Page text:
By the end of the day if you haven’t seen every friend and enemy you have, they will at least have heard that you were at one or more of those locations. Sometimes, they will even hear that you are going to be somewhere and plan a little mischief before you even arrive.
One of those situations occurred recently when Alex Marks of Tower Investments heard that Gaylord public relations man Tom Ingram was going to be celebrating his birthday at Jimmy Kelly’s. Tower Investments is a major part of the Music City Center coalition and Ingram, on behalf of Gaylord, has been voicing reservations about the size and scope of the project to say the least.
As Ingram was enjoying his little gathering, Marks arrived with gift in hand and presented it to Ingram. Upon opening the package, Ingram found that he was now the proud owner of a framed artist’s rendering of the hotel that Marks and his team are trying to build over Gaylord objections.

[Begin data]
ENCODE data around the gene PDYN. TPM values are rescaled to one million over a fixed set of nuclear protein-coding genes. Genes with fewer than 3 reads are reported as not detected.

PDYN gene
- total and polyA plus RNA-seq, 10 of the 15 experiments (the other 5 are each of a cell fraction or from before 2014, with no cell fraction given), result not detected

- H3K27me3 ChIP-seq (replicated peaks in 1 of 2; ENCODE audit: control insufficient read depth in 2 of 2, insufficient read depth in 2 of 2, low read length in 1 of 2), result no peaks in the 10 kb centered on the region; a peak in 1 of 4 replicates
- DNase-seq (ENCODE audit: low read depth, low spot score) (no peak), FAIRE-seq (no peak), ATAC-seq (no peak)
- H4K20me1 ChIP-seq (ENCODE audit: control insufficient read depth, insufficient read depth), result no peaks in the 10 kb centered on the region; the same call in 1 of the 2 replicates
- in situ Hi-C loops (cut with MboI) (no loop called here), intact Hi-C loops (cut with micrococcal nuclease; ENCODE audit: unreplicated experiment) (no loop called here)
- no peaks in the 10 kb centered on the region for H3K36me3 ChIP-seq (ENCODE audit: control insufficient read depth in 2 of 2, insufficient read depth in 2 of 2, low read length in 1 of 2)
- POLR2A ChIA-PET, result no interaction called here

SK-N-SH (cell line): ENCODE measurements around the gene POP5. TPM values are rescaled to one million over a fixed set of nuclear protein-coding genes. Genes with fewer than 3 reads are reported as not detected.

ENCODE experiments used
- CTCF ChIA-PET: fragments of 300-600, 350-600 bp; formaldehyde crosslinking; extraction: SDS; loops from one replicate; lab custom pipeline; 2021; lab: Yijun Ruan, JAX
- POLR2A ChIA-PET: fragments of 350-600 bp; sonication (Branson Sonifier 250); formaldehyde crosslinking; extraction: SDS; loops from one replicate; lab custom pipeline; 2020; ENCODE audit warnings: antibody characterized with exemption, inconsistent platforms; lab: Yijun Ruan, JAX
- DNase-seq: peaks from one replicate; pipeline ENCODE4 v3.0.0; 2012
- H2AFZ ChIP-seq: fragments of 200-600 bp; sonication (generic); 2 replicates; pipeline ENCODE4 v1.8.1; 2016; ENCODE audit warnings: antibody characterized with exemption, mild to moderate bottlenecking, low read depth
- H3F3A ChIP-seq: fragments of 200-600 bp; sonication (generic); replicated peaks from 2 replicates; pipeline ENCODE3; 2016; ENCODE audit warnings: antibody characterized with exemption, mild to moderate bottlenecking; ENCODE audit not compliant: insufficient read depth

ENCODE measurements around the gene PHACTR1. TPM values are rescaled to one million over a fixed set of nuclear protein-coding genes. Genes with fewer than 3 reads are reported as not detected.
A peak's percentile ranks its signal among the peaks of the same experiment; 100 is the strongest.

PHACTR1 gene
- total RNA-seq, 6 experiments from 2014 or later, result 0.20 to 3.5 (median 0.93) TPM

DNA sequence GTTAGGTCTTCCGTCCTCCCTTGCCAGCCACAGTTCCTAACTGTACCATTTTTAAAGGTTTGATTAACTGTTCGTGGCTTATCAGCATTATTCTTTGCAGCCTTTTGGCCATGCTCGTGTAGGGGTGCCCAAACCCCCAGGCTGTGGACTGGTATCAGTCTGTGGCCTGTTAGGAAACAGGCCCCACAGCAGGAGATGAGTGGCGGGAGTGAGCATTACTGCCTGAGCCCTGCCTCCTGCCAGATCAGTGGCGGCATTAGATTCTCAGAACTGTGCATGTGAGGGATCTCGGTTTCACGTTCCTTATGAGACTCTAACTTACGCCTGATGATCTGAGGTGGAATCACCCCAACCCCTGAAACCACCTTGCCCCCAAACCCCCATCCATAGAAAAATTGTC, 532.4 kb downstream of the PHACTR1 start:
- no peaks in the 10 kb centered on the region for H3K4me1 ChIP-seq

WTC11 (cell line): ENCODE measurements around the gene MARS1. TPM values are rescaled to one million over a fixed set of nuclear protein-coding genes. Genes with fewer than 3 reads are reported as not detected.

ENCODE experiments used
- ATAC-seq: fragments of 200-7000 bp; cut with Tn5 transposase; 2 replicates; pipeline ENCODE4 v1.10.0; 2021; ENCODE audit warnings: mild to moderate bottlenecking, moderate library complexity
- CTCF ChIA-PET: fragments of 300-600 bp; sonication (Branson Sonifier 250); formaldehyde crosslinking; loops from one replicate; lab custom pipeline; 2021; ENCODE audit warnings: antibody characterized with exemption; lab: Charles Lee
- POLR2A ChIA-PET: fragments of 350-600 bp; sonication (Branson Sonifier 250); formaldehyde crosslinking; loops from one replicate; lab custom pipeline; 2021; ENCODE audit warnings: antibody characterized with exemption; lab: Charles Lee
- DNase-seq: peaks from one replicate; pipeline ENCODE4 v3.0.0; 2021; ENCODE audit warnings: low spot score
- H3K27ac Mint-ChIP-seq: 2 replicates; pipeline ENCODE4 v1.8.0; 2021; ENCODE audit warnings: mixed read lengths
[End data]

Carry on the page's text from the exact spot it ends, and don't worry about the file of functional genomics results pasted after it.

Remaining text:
No punches were thrown, and the gesture seemed to be a throwback to the good ole days when people could fight all day and laugh together at night.
Tower has yet to sell their land to Metro for the hotel and convention center. So who knows, if the city doesn’t reach a deal to buy Tower’s land at fair market value, that joke gift might become a retainer.
When did Phil Ryan get back?
So Rex was looking through some press releases last week and noticed that Phil Ryan, executive director of the Metro’s Development and Housing Agency, was waxing on prosaically about environmentally friendly upgrades to two high rise properties for the elderly and disabled.
Rex is all for the green effort, being a big fan of Kermit the Frog for years, but when did Ryan get back?
It seems like the last time we heard from the newly minted Captain Planet was when he was getting hammered for signing off on the public relations consulting bill to McNeely, Pigott & Fox. The guy said a few things at the beginning of that controversy, sounding about as reasonable as Jon Gosselin explaining why he is “looking out for the kids,” and then disappeared.